A former California Gambling Control commissioner is making waves by launching a gambling consulting business just four days after quitting the state regulatory body.
Tiffany Conklin’s career change is largely only controversial, though, because it echoes the far more scandalous case of gambling enforcement chief Robert Lytle.
Lytle resigned from the Bureau of Gambling Control in 2007 and, a day later, opened his own gambling consultancy business. He immediately began work as a compliance officer for San Diego card room Casino M8trix, a position he had negotiated before his term at the bureau had ended.
Casino M8trix Probe
When Casino M8trix found itself under investigation by Lytle’s old department, accused of funneling profits through shell companies to avoid taxes, he turned to an ex-colleague for inside knowledge.
According to a 2015 complaint against Lytle, he received confidential information from a bureau agent, believed to have been one James Parker, that threatened to compromise the investigation against Casino M8trix.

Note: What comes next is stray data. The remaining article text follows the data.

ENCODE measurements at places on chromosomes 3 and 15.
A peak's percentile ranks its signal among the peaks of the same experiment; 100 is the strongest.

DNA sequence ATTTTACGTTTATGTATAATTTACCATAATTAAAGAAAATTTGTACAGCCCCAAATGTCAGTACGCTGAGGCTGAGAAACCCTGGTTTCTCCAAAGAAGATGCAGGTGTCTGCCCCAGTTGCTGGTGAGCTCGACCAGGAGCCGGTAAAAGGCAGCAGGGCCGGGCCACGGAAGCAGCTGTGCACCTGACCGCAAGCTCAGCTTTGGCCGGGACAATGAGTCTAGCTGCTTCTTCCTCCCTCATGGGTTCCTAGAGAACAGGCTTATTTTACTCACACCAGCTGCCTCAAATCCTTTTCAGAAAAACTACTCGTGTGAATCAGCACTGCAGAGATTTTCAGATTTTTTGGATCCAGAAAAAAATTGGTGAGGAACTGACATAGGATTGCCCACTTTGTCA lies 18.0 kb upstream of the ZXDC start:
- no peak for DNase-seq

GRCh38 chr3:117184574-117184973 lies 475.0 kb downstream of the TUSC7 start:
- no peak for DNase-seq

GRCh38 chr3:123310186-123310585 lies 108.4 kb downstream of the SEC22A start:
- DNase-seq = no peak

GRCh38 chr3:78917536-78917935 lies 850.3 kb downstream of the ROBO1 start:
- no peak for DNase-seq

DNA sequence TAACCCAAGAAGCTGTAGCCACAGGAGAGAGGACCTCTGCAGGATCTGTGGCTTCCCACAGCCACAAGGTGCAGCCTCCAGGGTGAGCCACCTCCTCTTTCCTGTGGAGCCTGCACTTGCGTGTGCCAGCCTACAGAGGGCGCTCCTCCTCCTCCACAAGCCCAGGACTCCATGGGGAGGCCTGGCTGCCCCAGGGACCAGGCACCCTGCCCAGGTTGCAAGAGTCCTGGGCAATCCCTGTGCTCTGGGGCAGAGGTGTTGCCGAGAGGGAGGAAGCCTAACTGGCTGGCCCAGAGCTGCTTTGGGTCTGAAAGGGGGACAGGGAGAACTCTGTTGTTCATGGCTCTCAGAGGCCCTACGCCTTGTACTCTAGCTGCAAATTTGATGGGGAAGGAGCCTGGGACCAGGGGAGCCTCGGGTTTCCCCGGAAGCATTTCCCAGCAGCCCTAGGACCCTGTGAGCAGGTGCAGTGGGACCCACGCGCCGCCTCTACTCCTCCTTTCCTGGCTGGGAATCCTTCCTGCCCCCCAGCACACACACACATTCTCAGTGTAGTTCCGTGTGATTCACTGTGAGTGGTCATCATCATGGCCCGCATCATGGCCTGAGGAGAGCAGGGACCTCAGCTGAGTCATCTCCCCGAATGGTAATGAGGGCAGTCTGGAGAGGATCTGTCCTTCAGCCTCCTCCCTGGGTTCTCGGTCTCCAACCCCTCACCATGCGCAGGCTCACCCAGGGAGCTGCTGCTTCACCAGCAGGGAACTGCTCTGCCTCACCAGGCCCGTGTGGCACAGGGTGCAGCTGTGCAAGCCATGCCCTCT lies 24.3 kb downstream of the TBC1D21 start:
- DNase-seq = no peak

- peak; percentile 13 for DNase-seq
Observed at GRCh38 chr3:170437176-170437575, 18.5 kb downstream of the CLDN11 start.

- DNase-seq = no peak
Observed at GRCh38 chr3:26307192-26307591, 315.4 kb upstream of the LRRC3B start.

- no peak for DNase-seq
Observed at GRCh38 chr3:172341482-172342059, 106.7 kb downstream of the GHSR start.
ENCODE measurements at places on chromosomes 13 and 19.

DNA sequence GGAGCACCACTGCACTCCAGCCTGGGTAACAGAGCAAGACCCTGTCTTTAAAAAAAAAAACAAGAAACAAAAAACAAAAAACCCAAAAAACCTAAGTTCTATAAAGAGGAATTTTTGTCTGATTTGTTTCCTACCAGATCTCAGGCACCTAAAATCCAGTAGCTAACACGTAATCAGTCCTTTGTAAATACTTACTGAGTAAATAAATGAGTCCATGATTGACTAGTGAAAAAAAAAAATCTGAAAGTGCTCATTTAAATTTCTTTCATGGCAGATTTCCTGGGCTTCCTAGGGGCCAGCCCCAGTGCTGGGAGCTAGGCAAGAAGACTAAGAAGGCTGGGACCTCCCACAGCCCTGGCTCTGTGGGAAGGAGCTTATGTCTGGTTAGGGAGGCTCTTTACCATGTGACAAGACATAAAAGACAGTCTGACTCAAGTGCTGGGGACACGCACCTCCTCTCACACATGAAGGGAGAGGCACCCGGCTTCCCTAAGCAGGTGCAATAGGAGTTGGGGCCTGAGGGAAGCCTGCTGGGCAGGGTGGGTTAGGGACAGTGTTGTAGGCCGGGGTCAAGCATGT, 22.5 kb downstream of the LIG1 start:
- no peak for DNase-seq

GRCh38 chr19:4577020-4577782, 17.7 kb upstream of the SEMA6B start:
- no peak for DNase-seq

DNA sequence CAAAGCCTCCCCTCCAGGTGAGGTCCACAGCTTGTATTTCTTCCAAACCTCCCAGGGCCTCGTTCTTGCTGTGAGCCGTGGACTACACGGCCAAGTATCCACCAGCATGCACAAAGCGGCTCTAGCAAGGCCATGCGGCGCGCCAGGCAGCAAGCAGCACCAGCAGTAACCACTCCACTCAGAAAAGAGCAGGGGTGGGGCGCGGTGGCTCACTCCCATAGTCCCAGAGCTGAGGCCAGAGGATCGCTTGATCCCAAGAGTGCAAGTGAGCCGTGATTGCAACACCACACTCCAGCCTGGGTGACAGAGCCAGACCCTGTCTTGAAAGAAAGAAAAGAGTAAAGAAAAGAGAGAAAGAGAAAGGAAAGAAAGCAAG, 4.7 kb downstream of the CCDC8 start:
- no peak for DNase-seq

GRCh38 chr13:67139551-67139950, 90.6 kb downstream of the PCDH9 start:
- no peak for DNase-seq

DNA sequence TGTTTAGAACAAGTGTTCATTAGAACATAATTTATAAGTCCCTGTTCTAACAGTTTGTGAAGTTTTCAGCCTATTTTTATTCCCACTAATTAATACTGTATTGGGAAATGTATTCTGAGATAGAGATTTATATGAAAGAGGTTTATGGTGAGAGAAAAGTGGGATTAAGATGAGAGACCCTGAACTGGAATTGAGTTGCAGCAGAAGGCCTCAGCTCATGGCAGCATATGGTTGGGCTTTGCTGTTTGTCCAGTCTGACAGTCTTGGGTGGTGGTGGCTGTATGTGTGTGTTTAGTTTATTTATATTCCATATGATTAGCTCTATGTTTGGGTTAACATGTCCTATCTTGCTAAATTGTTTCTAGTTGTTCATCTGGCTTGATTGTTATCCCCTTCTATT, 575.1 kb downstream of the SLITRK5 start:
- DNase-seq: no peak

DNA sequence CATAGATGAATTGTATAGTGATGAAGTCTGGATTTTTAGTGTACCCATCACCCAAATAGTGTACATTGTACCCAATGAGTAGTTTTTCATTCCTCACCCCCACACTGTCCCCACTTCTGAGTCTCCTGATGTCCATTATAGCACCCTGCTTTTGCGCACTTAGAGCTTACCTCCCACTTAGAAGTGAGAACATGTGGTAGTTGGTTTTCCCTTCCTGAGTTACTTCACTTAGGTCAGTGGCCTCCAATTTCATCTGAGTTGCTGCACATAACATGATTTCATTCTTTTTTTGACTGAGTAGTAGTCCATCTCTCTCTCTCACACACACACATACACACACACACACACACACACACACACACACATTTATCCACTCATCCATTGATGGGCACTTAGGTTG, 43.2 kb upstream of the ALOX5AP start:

Lytle reached a deal with state prosecutors in May last year to surrender his gaming license and pay a fine of $75,000. But the scandal rocked the bureau, resulting in the resignation of its chief-executive, Tina Littleton, who was in a relationship with Parker.
The allegations against Casino M8trix were never proved, but owner Eric Swallow was later charged with making inaccurate statements to the bureau, as well as failing to provide requested documentation.
He was stripped of his gambling license and faces a penalty of $13.7 million.
Within the Law
Conklin told he San Diego Tribune this week that she was well aware that the law banned her from having contact with her former colleagues for three years and fully intended to apply by that law.
“I was definitely aware of the optics on this,” she said, adding that, unlike Lytle, she had not told anyone of her plans or entered into any contract prior to her departure from the Gambling Control Commission. She will focus on the “legislative side of things,” she says, and believes that her expertise acquired as a regulator can benefit the industry.
California law does not prohibit former regulatory agents from becoming gaming consultants, provided they have no contact with the agency. In 2015, a bill that cited the Lytle case proposed a ban on former agents from “holding a direct or indirect interest in, holding employment with, representing, appearing for, or negotiating” for a casino.
It was approved by both houses but vetoed by Governor Jerry Brown.